Operating system updates cause a big burst of admiration from both ordinary users and dedicated fans. Updates for iPhone, iPad or Mac always mean new technological capabilities, performance, interface and design improvements, new interesting applications, increased usability, a bunch of cool and ultra-modern features, and so on. In particular, Apple fans are worried about the new update macOS High Sierra since iOS updates always make things better.
To begin with, the new macOS High Sierra won’t bring fantastical changes to your Mac, but I’ve found some beneficial features to share with you. MacOS High Sierra has some useful features up its sleeve, but they only concern Apple Photos, Notes, and Mail. So if you don’t use them much, it would probably be not necessary for you to upgrade to macOS High Sierra.
Nevertheless, today we will take a closer look at macOS High Sierra (version 10.13), figure out why it is better than its predecessors and whether we should upgrade our Macs.
The Most Honest macOS High Sierra Review You Can Find
Today, we will review the macOS High Sierra and try to find its best aspects. Let’s start with the very first feature – APFS (Apple File System). The last versions of iOS had HFS+ (Hierarchical File System), a file system with which users managed their data. Now, iOS gets an analog of the previous file system, but this time it is much better and more efficient.
APFS is available when you format a drive in Disk Utility, but it’s currently only for SSDs.
The HFS + needed updating because it was very old (existed since far 1985). Now, your computer gets a fresh file system with bigger storage devices than ever. However, APFS will only be available if you are using flash storage or an SSD (solid-state drive), not a hard drive or Fusion drive.
Let’s sum up the major features of Apple File System:
- Built-in encryption, as well as support for full disk encryption.
- Snapshots used for recording the current state of your storage device now have a practical value for backups.
- Faster working performance.
- Space sharing that helps resize and manage different sections more easily.
- With APFS, you can manage large storage capacities and files.
Now, Apple supports virtual reality and Metal 2 in MacOS High Sierra. We all remember what a high excitement people had during the arrival of virtual reality on the PC market. This phenomenon did not pass by our favorite Macs – Apple also decided to play in the virtual reality. Now, new macOS High Sierra has support for VR handsets (for instance, HTC Vive). Currently, the company maintains connections with Valve, Unity, and Epic, and in the near future, it plans to have 360-degree video in Final Cut Pro X and Motion.
Speaking of Metal 2, with the new iOS update, you’ll get a built-in support for Metal 2, well-known graphics API (Application Programming Interface). Metal 2 gets an improved performance, as well as support for external GPU hardware. This means your MacBook’s graphics performance will be substantially enhanced with the use of Thunderbolt.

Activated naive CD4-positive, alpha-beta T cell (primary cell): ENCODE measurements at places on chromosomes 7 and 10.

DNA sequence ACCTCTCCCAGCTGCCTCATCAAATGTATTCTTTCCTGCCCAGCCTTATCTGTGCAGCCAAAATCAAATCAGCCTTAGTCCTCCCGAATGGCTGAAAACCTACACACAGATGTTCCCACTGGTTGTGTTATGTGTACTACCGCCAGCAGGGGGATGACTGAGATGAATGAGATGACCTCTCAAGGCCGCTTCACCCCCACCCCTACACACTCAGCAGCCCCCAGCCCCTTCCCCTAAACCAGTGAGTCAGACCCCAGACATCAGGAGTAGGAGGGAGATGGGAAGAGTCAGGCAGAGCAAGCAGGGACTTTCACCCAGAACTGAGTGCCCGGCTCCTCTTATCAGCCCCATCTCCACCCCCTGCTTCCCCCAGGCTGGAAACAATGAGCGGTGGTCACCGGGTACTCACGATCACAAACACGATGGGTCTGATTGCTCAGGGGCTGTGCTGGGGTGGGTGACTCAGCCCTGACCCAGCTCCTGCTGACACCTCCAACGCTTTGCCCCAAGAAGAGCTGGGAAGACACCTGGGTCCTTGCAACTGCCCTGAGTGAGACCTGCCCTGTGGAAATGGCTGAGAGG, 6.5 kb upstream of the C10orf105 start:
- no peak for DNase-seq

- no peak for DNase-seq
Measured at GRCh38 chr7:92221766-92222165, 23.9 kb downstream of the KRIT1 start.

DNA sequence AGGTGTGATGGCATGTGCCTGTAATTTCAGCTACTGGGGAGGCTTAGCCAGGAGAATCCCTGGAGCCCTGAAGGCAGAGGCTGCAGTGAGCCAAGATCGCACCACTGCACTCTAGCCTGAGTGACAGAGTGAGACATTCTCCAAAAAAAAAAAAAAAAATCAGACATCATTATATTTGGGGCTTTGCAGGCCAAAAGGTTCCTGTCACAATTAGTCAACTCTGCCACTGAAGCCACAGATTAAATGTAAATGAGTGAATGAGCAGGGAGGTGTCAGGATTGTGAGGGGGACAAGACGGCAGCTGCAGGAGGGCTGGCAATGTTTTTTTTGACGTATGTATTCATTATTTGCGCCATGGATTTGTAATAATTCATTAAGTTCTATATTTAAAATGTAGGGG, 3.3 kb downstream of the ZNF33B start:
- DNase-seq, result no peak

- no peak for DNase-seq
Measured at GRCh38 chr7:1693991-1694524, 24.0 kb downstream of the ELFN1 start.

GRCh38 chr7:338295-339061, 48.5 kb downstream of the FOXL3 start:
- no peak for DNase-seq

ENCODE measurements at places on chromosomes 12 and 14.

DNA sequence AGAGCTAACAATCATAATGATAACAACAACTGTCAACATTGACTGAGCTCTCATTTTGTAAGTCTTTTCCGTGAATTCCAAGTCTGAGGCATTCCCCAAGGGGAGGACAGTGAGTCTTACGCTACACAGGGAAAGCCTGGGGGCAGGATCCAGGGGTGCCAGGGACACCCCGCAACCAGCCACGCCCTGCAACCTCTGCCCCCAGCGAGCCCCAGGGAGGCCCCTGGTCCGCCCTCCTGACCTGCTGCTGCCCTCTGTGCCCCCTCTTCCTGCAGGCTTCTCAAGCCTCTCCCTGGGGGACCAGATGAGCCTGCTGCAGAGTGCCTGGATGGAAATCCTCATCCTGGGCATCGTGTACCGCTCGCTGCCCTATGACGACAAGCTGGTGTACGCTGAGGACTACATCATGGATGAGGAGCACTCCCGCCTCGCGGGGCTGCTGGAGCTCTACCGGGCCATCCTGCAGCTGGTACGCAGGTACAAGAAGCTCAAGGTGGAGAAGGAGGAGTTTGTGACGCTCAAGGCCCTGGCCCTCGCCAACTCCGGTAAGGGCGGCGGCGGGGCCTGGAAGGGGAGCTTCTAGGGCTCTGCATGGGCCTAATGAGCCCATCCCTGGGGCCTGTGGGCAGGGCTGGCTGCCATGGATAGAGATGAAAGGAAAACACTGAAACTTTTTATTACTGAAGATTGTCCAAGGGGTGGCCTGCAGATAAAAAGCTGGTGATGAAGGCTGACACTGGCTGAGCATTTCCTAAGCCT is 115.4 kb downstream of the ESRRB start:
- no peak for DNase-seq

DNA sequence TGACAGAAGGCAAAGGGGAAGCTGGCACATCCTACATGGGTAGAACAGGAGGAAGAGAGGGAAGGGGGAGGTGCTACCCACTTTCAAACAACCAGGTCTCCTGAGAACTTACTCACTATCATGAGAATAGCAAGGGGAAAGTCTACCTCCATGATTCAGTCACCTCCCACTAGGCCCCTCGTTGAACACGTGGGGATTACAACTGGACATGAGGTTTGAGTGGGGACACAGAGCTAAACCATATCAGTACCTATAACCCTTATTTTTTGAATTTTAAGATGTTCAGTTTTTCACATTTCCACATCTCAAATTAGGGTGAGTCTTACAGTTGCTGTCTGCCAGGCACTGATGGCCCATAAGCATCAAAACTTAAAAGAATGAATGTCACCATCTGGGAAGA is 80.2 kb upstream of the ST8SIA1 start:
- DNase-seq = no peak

The only reason why you should not hurry up with a new update from Apple – macOS High Sierra still has a lot of flaws, which means that the virtual reality will not appear to you in its best light. In the future, we still have to create a Mac-compatible VR software.
Another important feature of macOS High Sierra is that your Mac will receive two new file formats on iOS 11: HEVC (High Efficiency Video Encoding), which is supposed to be a new video format, and HEIF (High Efficiency Image File Format), designed for images.
Both of the videos in this still image were encoded at 1080p at 400 kbps. The top video (706KB file) used HEVC (a.k.a. H.265). The bottom video (751KB file) used H.264. Click to enlarge. Sample files available at x.265.com.
Let us begin with the first video format, HEVC, or H.265. It offers smaller sizes for video files than the standard video format (H.264). So, you will be able to create a 4K video without getting a large file which fills up all storage space on your smartphone.
HEIF does the same – it provides much smaller file sizes than its predecessor, JPEG. Well, you will have an opportunity to read the HEIF and HEVC files from your iPhone or iPad. However, it does not necessarily mean that you have to update your iOS now – you may deny using new file formats and export HEVC videos or HEIF pictures into previous file formats.
Safari 11 will also feel the influence of the new macOS High Sierra. First of all, users can now control the automatic playback of multimedia. No more annoying videos that frighten and annoy you from the first second you open the website. Safari 11 allows you to enable/disable video playback, as well as manage settings.
Secondly, Safari 11 gets an Intelligent Tracking Prevention mode on macOS High Sierra. Maybe you know that tracking comes from third parties who are watching you to sell a particular product and are chasing you on every site. So, Safari will allow you to prevent tracking and deactivate it.
A few more features for Safari 11: an always-on Reader mode, notification controls, and persistent page zoom.
An interesting fact, Apple’s users get concerned most about the Photos app. The developers say they’ve received tons of questions about this application, and here’s the result.
Photos will get the most changes with the new version of iOS for Mac. This application will have settings on the sidebar and toolbar, and a drag-and-drop organization, import history, and other features. In the Edit mode, there will be an improved access to tools, Live Photos, and new cool filters. In addition, in the new Project Extensions, you can create websites, photo books, and more with the help of third-party services.